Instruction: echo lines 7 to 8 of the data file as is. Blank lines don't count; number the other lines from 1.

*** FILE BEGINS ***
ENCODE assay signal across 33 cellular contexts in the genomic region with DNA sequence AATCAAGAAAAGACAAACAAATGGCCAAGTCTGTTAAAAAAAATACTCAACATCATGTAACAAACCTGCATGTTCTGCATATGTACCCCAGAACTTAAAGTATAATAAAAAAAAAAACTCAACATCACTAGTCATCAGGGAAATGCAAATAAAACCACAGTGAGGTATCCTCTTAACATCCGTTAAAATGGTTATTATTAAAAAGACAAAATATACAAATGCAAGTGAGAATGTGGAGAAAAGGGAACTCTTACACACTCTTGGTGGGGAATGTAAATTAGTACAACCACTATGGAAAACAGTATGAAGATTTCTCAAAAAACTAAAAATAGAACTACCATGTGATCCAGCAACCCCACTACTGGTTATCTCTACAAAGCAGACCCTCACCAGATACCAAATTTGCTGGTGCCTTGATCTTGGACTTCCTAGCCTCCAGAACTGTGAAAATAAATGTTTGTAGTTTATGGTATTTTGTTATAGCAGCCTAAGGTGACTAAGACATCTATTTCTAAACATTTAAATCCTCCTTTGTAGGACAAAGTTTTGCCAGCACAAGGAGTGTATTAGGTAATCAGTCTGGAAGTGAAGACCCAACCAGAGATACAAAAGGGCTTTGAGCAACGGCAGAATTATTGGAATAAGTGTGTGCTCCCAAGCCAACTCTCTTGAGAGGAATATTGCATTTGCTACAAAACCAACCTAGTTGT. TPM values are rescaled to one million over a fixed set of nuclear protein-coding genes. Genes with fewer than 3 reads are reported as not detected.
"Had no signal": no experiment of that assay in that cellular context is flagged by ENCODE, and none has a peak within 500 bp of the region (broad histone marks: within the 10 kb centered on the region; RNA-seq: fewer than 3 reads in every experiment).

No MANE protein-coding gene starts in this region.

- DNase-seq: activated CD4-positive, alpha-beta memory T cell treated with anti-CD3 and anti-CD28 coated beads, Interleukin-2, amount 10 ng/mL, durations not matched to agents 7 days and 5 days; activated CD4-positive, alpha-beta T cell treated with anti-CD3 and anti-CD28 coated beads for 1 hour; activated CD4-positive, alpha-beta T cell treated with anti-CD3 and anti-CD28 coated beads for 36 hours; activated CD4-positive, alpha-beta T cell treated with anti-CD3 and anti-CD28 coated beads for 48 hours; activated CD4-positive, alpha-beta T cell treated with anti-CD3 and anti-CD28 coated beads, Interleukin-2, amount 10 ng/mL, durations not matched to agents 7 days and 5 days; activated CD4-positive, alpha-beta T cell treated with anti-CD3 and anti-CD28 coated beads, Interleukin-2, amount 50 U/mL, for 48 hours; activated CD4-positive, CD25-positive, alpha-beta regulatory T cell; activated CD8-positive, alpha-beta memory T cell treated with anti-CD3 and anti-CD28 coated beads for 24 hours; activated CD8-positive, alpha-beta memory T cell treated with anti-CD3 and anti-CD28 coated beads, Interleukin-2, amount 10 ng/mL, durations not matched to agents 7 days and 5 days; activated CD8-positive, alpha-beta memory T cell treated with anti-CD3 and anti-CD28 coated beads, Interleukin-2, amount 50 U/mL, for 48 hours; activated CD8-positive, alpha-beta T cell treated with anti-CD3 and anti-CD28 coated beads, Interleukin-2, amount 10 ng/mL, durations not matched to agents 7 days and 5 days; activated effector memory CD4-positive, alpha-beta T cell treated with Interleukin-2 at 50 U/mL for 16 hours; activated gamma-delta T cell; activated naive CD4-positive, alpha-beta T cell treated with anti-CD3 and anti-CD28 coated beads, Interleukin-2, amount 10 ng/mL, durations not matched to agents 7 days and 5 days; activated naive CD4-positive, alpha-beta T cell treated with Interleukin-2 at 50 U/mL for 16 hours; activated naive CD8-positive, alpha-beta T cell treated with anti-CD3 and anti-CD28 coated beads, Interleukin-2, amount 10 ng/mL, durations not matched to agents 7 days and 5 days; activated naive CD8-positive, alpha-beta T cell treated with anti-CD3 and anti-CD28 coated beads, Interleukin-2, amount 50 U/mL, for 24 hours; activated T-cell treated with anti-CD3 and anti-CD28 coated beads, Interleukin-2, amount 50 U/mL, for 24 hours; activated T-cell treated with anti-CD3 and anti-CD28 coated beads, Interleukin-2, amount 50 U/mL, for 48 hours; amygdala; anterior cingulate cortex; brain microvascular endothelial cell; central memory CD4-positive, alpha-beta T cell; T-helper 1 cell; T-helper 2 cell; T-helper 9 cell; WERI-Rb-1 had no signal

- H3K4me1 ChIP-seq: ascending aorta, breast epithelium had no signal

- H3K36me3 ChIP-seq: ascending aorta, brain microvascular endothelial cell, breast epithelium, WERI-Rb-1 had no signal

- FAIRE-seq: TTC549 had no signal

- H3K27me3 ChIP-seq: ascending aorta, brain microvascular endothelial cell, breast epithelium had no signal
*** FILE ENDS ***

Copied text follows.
- FAIRE-seq: TTC549 had no signal

- H3K27me3 ChIP-seq: ascending aorta, brain microvascular endothelial cell, breast epithelium had no signal